But this Saturday, Michigan’s capital will transcend
mere state-itude and blossom into a rainbow-hued,
grooving international crossroads.
With the biggest and most diverse music lineup
yet and a sprawling marketplace
and food bazaar, the 16th annual
Caribbean Festival is expected to
draw tens of thousands of people to
the campus of Lansing Community
College from noon to midnight
In 15 years, the festival has
grown from a one-hour Wednesday
break with punch and cookies to a
day-long bash featuring six bands representing “the
whole African-Caribbean music diaspora,” according
to festival co-organizer Denise Harris.
The only thing this popular, populist festival
doesn’t have is a cattle pen full of elite VIP boozers.
“We exist on the vibe and the love of the day,” Harris
said. “We don’t have to have a beer tent.”
Master of ceremonies Rootsmon Bird, always a
bright and beaming presence, said there’s a big difference
between a mere party and a “celebration” like
the Caribbean Festival.
“A party American-style is when you get a group
of people, some food, and get together,” Bird said.
“A celebration has a connection with the past. You’re
celebrating the ancestors and life itself.”
At last year’s festival, Bird watched a cohort of
grandmas set up chairs around 11:30 a.m. They
stayed all day as the kids and mid-lifers danced
“They were so cool about it,” Bird said. “They’d
only get up to go to the bathroom or get more food.”
When it comes to languages, food and music, the
Caribbean is a nexus of dotted lines stretching across
the blue from Africa, Latin America, India
and Europe. To navigate the waters, the
festival called on Bird, host of WLNZ-FM’s
“Natty Dreadlock Rock Show.”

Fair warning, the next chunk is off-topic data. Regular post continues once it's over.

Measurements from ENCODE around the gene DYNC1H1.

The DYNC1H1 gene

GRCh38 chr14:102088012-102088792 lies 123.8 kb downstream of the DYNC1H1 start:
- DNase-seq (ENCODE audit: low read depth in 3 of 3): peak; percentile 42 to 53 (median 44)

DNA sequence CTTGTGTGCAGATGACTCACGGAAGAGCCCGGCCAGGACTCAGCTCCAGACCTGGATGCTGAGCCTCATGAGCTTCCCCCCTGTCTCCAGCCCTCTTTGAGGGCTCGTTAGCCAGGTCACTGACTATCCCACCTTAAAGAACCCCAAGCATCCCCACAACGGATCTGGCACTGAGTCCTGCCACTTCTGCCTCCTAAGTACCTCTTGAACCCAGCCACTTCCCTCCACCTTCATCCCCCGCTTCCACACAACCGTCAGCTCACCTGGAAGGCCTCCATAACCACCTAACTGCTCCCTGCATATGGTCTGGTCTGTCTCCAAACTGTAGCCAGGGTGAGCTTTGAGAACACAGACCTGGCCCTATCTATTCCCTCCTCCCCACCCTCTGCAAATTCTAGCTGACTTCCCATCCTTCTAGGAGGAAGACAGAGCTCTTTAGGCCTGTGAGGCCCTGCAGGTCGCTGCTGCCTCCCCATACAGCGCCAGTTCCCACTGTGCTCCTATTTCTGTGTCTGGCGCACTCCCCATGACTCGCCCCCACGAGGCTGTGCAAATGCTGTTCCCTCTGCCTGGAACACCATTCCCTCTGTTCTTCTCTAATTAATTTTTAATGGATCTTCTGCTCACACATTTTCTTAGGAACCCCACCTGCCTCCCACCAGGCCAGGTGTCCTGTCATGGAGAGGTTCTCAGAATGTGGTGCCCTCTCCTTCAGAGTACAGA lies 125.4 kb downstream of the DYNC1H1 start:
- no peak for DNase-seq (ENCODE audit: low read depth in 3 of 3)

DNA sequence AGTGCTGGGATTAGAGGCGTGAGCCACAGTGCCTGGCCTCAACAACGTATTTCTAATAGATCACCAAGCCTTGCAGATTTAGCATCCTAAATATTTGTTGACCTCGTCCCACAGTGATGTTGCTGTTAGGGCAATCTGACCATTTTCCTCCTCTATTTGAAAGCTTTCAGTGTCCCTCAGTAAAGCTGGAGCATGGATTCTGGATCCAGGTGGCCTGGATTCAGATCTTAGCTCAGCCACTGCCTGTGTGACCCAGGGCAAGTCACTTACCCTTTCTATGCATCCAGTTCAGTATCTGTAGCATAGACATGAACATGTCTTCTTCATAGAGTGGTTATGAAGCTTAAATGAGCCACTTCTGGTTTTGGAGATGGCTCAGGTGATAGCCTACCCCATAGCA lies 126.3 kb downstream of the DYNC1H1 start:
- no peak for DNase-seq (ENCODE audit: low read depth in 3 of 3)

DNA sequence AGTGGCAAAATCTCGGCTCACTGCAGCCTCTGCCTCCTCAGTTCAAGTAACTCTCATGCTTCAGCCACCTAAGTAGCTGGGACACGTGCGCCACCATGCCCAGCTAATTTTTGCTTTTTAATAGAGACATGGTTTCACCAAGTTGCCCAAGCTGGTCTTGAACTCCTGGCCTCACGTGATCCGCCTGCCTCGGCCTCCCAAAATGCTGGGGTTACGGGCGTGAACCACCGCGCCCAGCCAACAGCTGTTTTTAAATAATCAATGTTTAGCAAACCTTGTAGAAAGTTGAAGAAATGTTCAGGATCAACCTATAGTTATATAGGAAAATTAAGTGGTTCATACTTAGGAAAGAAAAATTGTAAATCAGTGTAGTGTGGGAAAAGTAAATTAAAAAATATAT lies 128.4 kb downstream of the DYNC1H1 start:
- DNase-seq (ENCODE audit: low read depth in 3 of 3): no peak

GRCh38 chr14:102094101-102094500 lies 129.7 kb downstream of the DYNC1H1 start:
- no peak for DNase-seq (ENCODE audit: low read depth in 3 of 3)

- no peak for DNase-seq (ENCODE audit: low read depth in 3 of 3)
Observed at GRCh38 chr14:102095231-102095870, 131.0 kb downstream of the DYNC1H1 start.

Bird picked a musical line-up that covers
the waterfront pretty well. Representing
Trinidad and Tobago, the Trinidad Tripoli
Steel Band has played the festival every year
since it began, developing its own fan base
along the way. “They are the foundation, the
gluten of our festival,” Bird said. On the Latin side,
Orquesta Tradicion will serve up salsa in classic and
How updated? “I heard them do a hot cover of an
Alicia Keys tune that just blew me away,” Bird said.
Kids are sometimes rendered saucer-eyed by the
stilt dancers and drummers of Zulu Connection, representing
Haitian history and culture, but apprehension
usually turns to fascination.
The meat of the festival
for many will be a two-hour thump session with reggae favorites Fyah
Wyah, Donovan and the Universal Roots Band. For a closer, Detroit’s
Universal Expression will break out a dance-intensive mix of reggae,
soca and calypso.
“They will have you roll your belly and do the helicopter,” Bird said.
Grandma will probably be in bed by then.
the years, the festival has turned into a “brand” for Lansing Community
College, Harris said. It kicks off a new academic year, shows off the
campus, and draws a broad cross section of the community, many of whom
vote for LCC millages.
said two marriages and one child “have resulted from” the festival (is
the music that sexy?) and many out-of-town visits are scheduled around
Each year, more
and more folks come for the ginger beer, fried plantains, curry goat,
ox tail, Jamaican jerk chicken and other Caribbean delicacies that are
becoming as American as pizza and chow mein. When T.G.I.Friday’s, a new
vendor this year, introduces a Caribbean menu, you know the culture is
commingling is one thing, but the Caribbean Festival even has
management and labor jamming together. This year, the list of sponsors
grew to include Lansing’s GM Delta Grand River plant and two UAW locals
(602 and 652).
talk diversity, but they can’t bring it,” Bird said. “Here is the
festival that brings diversity without a struggle.”
Caribbean Festival. Noon-midnight Saturday, Aug. 28.
Washington Square Mall, Lansing Community College. www.lcc.edu